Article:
I'm developing a web application for academic purposes.
What i have to do is a simple website which keeps track of realties along with their respective owners and the tags they are bound to.

The application takes data from a MySQL database and must include the following features:

  • List all realties
  • List all realties with a specific tag
  • List all realties owned by a specific owner entity
  • List all realties owned by a specific owner and with a specific tag

It is required to use JDBC to connect to the database, JSP/Servlet to create the dynamic pages, (optionally) Java Beans to display properties (either using useBean or JSTL/EL) and no frameworks. Everything must be done in pure Java.

It is not a complex application, and it being just for academic purposes also means that i do not have to keep in consideration any scalability issue. I could simply put the code for the database connectivity and queries in the JSP page as a scriptlet and call it a day.

However, what i really want to do is to follow the MVC pattern and learn to make tidy code.

This is the approach i'd like to follow:

  • The JSP pages shape the view layer, only containing HTML and JSTL to access the model
  • The model consists of the Java Beans. Each JB represents a table with its respective columns
  • Servlets make the controller layer. They call methods from Service classes containing database queries and send the resulting Java Beans in the view layer by dispatching the request to a JSP.

This is how i structured the tables:

(pk) id
(fk) owner

(pk) id

(pk) id

(pk)(fk) realty_id
(pk)(fk) tag_id  

There is a many-to-one relationship between the realties and the owners table and a many-to-many relationship between the realties and the tags table (A realty can have a list of tags)

These are the Beans, one for each table except for realties_xref_tags. (Getters and setters are omitted)

public class Realty implements Serializable {

    private BigInteger id;
    private double surface_area;
    private int rooms_number;
    private int year;
    private BigDecimal price;
    private BigInteger owner_id;

public class Owner implements Serializable {

    private BigInteger id;
    private String name;
    private String surname;

public class Tag implements Serializable {

    private BigInteger id;
    private String title;

Here, i am having troubles trying to find out the best way of managing relationships.

  • Should the Realty bean keep track of its owner with a field holding the foreign key, or should it hold a reference to an actual Owner object corresponding to that foreign key? I understand the latter choice may not be optimal with a big number of attributes or entries.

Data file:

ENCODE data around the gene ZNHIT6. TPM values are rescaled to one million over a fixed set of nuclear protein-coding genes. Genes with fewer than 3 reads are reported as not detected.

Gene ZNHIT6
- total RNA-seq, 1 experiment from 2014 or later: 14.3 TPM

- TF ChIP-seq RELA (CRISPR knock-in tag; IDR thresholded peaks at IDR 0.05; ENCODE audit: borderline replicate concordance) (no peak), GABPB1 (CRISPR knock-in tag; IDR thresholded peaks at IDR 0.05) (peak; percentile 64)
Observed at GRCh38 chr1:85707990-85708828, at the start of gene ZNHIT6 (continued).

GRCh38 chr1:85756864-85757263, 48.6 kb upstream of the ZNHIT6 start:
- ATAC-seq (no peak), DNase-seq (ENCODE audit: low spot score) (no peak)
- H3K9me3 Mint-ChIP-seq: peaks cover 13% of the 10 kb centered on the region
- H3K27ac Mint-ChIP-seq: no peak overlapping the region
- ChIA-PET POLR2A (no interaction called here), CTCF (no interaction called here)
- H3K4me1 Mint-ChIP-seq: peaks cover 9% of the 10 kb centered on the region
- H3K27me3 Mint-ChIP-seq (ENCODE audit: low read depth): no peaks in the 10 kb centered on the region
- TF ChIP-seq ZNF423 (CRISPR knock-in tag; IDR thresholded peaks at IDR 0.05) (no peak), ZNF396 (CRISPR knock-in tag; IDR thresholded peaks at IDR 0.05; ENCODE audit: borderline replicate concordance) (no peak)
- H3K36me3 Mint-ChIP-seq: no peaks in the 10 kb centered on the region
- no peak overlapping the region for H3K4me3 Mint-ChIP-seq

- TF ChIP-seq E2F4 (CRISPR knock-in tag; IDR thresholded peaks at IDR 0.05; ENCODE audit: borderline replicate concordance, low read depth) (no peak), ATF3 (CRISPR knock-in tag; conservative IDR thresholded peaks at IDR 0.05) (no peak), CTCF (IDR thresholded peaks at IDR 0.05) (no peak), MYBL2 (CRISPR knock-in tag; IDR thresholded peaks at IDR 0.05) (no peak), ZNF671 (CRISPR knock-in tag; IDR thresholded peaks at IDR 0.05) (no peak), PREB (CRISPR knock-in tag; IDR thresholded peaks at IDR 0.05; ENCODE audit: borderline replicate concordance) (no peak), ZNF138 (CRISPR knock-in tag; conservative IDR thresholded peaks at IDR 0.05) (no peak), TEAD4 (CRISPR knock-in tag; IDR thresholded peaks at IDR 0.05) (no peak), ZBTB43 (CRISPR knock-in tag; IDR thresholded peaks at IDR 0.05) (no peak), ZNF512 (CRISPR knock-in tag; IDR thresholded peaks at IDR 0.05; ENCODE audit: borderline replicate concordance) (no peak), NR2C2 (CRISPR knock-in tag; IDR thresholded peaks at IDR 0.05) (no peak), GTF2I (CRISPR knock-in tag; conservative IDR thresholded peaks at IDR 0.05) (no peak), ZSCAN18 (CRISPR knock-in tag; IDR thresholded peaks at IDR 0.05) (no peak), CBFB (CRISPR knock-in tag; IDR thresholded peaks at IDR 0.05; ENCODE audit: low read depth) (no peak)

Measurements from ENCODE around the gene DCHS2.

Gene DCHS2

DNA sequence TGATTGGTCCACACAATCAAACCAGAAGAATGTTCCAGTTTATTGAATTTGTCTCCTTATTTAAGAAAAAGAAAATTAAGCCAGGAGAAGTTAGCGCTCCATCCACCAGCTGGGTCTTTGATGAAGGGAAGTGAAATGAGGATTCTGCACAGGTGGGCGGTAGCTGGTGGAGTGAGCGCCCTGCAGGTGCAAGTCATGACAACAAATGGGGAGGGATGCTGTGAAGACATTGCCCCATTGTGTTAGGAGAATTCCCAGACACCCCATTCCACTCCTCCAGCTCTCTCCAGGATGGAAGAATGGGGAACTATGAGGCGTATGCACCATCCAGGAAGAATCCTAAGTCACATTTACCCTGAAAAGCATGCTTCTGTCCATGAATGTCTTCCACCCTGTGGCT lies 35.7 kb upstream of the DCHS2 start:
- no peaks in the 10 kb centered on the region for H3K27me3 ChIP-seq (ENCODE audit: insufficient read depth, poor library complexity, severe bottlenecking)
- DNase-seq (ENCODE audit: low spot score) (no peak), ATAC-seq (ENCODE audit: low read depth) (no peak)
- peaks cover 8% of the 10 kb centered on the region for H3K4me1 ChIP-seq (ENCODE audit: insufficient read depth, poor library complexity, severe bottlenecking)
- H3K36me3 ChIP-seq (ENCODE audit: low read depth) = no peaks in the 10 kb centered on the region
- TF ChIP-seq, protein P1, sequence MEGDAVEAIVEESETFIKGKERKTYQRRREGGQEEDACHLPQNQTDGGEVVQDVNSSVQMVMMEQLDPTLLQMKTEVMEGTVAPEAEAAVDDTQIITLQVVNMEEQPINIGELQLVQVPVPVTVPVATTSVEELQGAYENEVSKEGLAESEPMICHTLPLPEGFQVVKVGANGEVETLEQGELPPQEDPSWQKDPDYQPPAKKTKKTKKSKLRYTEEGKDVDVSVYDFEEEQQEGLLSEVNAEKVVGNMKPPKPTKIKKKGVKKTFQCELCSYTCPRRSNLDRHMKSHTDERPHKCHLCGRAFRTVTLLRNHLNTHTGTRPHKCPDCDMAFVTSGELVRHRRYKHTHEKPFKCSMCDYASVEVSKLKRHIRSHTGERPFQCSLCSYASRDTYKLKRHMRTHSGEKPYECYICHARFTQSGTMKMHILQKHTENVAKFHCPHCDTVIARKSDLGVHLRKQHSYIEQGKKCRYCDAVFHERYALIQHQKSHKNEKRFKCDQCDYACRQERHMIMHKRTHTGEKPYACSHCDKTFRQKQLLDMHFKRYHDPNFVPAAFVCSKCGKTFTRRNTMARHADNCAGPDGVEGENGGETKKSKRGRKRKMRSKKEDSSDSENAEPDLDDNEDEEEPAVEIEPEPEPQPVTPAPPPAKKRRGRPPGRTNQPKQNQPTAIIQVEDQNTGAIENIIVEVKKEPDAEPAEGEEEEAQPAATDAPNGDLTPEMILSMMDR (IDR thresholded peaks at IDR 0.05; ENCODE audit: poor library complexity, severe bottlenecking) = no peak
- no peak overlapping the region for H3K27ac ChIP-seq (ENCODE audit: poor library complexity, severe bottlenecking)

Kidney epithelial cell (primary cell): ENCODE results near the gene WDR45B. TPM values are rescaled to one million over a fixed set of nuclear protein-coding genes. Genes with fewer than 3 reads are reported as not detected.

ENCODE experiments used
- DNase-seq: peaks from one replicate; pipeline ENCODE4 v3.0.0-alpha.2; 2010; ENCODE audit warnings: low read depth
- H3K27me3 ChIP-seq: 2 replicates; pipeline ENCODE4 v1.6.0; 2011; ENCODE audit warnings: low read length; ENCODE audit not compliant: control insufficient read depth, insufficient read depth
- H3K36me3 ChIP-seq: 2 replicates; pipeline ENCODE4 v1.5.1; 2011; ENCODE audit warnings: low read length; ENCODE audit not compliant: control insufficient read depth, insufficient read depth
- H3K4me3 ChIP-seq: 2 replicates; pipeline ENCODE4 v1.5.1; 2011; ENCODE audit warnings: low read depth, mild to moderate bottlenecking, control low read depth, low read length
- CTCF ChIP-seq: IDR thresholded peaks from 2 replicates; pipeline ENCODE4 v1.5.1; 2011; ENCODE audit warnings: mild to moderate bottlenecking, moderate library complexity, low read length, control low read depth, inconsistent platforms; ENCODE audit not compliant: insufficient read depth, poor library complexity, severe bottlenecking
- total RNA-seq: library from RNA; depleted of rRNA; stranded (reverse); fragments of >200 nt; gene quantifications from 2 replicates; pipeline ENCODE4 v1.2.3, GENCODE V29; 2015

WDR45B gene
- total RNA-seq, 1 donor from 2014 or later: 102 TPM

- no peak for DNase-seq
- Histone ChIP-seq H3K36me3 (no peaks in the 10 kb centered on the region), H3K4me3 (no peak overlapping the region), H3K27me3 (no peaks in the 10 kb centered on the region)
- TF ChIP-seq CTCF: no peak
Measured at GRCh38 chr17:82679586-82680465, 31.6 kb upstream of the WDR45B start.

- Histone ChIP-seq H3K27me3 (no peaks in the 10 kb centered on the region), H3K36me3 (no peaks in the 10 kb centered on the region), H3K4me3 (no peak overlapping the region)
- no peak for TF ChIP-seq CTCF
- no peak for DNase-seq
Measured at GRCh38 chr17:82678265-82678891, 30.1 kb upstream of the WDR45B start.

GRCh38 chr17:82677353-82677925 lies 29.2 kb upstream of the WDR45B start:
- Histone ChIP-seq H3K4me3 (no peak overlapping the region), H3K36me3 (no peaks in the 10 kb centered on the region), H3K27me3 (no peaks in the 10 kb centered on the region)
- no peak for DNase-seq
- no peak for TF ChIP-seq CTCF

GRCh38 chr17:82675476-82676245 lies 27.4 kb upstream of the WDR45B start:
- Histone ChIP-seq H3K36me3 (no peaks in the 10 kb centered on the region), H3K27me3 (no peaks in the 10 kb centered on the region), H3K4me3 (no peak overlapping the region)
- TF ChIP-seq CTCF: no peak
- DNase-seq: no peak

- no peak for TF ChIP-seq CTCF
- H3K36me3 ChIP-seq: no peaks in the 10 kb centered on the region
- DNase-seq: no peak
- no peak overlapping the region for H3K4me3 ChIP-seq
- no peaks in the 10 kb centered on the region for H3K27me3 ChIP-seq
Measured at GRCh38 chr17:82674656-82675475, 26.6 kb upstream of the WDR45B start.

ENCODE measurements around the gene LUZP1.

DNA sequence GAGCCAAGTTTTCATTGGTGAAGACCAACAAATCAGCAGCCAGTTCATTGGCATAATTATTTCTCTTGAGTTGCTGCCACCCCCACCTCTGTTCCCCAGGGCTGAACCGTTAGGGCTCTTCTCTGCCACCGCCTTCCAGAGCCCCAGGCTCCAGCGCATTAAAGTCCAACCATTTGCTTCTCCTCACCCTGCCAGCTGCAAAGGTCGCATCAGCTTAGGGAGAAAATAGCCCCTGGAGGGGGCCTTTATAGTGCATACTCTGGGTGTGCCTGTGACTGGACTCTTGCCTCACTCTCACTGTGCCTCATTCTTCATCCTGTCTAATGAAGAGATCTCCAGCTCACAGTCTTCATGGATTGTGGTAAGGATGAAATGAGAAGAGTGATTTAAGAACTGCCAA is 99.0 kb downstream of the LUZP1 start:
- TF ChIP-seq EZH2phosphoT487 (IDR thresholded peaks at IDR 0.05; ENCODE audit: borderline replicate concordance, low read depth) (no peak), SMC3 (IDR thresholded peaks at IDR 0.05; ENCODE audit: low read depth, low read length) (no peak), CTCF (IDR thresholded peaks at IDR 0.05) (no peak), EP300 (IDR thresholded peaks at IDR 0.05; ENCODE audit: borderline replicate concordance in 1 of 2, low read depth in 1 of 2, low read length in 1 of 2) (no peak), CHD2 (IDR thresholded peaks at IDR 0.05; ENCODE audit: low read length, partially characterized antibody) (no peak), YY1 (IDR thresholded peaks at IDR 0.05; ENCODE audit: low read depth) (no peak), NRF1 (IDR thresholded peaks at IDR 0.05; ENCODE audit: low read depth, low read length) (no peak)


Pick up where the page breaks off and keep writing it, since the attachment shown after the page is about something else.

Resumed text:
• How to avoid instantiating duplicate Beans for the same Owner entity? Consider a scenario where there are 10 realties and 4 owners. There would be realties which have the same owner, but the application would still end up instantiating 10 Owner beans when trying to fetch all entries
    EDIT: i just had this little idea: is it ok to create a HashMap<BigInteger, Owner> map in the Service class's method for finding entries, so that it calls map.get(ownerId) and then executes the SELECT query ONLY if it returns null?

  • Should i just make a List<String> field for tags in the Realties class?

Which approach should i take to handle relationships in DTOs so that it results in good practice in a (small) real-world project scenario?

  • "How to avoid instantiating duplicate Beans for the same Owner entity?" Why do you care about this if performance scalability is not a concern?
    – jpmc26
    May 10, 2019 at 8:18

1 Answer 1


Answers to this are going to be necessarily opinionated. And in your case, since as you say you don't need to worry about scaling, anything works, really.

My opinion on it: prefer to expose ids in your model instead of objects.


  • any part of your code can call SomeEntity.getById()
  • if you have more complex non-CRUD type queries, like an aggregation over a dynamic range of records, it is most efficient in terms of maintainability to code them as a special case
  • if you don't "keep it simple", and your application grows, you end up reinventing a broken implementation of an object-relational mapper

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